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More thoughts on gay ‘marriage’ August 13, 2010

Posted by Tantumblogo in awesomeness, Dallas Diocese, General Catholic, North Deanery, Society.

Fr. Matthew Green is a relatively newly ordained priest in Newburgh, NY, an area I have been around many times due to my job.  He has  a post reflecting on today’s Gospel reading, Matt 19:3-12, concerning gay ‘marriage’.  There’s some very good doctrine, as well as some thinking on how those with same sex attraction should be treated by those in the Church:

As today’s Gospel shows, Jesus declares that marriage is a relationship between a man and a woman, which cannot be broken as long as they both live. God made men and women to be psychologically and biologically complementary, and the finality of marriage is the mutual love and support of the spouses and the formation of a family through procreation. These goals are not in fact always realized in marriage, but that is due to problems – culpable or not – on the part of one or both spouses as individuals; for example, some couples are not mutually supportive because of a lack of generosity, or are unable to have children due to a physical disorder. However, there is nothing intrinsic to the union of a man and a woman that makes these goals unattainable.

Christ clearly says that some people are not called to marriage, for a variety of reasons. He does not say that if this arrangement does not work for them, they can alter it and call it by the same name. If we can say that there is a right to marriage, then it is the right for individuals to enter a permanent relationship of companionship and at least potential procreation with a member of the opposite sex. “Gay marriage” is a contradiction in terms, failing by its very nature both the full complementarity and natural capacity for procreation that are part of the essence of marriage. Sexual relations between members of the same sex are contrary to God’s plan manifested in the biological structures of the genders and in revelation. Going against this plan is physically, psychologically and spiritually damaging. Hence it is not a “human right.” People who are incapable of the heterosexual relationship called “marriage” are called to live a celibate lifestyle…….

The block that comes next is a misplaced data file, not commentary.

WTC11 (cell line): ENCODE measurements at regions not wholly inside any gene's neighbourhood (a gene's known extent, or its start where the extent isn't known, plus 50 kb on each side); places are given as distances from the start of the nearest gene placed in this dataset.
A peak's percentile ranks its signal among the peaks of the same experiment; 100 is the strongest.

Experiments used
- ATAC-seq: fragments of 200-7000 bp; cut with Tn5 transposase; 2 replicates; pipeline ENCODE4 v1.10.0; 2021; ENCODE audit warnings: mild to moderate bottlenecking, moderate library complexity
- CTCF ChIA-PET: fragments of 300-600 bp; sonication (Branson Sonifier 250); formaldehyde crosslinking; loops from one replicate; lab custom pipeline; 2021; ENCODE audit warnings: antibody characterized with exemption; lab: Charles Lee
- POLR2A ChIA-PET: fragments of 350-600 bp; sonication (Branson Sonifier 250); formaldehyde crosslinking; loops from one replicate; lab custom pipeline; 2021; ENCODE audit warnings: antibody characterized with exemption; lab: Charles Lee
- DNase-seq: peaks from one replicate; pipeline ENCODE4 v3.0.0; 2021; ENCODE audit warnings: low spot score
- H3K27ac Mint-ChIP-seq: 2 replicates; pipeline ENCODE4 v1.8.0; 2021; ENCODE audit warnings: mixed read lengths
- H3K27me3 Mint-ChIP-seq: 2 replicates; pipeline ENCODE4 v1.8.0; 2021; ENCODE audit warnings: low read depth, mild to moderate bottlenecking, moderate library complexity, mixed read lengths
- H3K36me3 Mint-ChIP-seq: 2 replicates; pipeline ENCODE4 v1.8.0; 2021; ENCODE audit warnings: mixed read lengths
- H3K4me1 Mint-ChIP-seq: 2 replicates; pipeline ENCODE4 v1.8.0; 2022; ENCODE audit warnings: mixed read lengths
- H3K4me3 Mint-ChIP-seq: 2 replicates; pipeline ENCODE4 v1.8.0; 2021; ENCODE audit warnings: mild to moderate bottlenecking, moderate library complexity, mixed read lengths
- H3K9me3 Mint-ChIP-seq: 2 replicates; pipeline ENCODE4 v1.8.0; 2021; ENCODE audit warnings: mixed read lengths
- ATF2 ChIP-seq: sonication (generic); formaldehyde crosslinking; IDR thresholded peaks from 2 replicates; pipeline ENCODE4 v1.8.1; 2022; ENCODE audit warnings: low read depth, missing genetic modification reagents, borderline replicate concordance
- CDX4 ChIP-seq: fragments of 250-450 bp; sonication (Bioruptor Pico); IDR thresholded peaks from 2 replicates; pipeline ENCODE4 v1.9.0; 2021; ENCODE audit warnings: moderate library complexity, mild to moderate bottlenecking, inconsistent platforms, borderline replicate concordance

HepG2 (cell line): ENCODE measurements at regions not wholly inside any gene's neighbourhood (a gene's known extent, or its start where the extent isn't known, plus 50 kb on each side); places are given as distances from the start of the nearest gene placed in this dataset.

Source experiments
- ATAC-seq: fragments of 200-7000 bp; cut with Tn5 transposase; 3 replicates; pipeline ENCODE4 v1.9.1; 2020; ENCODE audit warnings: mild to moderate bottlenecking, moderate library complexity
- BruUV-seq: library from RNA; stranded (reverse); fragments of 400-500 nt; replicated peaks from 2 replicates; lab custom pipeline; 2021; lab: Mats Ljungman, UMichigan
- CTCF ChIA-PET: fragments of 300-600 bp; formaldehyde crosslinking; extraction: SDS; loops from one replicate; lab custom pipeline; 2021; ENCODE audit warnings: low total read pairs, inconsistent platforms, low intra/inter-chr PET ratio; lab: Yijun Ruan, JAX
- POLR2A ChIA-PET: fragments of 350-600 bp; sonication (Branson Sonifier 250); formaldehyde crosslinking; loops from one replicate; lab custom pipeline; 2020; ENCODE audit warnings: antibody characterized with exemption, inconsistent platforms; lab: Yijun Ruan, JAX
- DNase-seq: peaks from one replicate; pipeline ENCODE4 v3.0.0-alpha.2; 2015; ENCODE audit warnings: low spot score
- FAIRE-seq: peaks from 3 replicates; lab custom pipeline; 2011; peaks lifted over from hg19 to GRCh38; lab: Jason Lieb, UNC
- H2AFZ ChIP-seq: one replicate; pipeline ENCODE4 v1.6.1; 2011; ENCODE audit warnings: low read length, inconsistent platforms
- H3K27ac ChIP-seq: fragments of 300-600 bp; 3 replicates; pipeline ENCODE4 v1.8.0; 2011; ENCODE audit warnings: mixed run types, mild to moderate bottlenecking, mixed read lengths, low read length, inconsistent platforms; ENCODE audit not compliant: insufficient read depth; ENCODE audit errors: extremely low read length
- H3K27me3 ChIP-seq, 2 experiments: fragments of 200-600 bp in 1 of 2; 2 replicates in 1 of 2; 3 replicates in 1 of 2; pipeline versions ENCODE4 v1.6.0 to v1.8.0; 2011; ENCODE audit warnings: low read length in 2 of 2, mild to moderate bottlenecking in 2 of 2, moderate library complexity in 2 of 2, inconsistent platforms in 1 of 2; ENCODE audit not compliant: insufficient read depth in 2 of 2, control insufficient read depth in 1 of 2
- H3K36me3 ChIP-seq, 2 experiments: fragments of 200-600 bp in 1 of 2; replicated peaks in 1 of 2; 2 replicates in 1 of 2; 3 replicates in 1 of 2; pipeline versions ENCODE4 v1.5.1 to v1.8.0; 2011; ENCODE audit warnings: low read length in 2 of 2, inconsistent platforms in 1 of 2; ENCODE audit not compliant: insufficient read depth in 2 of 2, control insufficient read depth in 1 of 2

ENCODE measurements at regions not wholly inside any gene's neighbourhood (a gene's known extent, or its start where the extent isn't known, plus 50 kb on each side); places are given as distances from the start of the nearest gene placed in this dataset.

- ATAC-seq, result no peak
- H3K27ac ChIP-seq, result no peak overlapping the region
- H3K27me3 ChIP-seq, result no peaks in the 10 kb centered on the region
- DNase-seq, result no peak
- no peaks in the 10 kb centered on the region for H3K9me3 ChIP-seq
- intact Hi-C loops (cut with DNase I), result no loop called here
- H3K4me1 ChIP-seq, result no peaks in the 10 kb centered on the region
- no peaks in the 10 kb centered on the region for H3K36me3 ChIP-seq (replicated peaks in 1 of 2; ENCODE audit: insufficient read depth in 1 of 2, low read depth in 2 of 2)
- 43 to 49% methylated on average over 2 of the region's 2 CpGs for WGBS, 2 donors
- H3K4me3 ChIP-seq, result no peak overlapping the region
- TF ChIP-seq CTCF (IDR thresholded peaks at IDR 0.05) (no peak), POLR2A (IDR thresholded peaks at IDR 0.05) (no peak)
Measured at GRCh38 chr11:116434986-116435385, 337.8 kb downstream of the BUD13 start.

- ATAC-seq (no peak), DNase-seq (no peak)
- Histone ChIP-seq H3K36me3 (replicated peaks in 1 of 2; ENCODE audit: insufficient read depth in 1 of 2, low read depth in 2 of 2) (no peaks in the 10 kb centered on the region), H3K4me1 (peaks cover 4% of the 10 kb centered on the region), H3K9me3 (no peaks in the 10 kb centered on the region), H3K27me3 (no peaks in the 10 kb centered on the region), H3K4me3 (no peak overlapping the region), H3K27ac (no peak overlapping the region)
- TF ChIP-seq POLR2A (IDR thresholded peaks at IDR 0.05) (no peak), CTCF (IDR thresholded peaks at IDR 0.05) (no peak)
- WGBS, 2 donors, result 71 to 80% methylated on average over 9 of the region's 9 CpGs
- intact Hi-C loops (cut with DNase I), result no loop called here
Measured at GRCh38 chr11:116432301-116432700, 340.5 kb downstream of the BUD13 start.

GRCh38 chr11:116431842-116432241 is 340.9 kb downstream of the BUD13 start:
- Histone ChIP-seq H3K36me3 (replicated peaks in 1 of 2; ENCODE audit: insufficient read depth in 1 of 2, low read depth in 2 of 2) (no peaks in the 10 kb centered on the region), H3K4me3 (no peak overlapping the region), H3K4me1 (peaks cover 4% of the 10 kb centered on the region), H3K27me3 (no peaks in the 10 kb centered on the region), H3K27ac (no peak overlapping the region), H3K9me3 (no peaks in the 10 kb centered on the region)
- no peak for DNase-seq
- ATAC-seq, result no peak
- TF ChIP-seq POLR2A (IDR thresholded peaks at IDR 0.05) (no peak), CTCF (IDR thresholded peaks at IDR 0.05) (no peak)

People who experience same-sex attractions are people just like anyone else, deserving of the same love, respect and consideration. Everybody has problems and sinful tendencies of one kind or another, and no one should be judged or categorized strictly according to their most obvious or egregious problem. But true compassion means wanting the best for someone in the light of truth, not distorting the truth to make everyone comfortable. This is why the Church stands firm on its teaching about marriage, and opposes anything that goes against this institution. Let us pray today that the institution of marriage be understood and respected, and that everyone will live according to the truth with respect and compassion.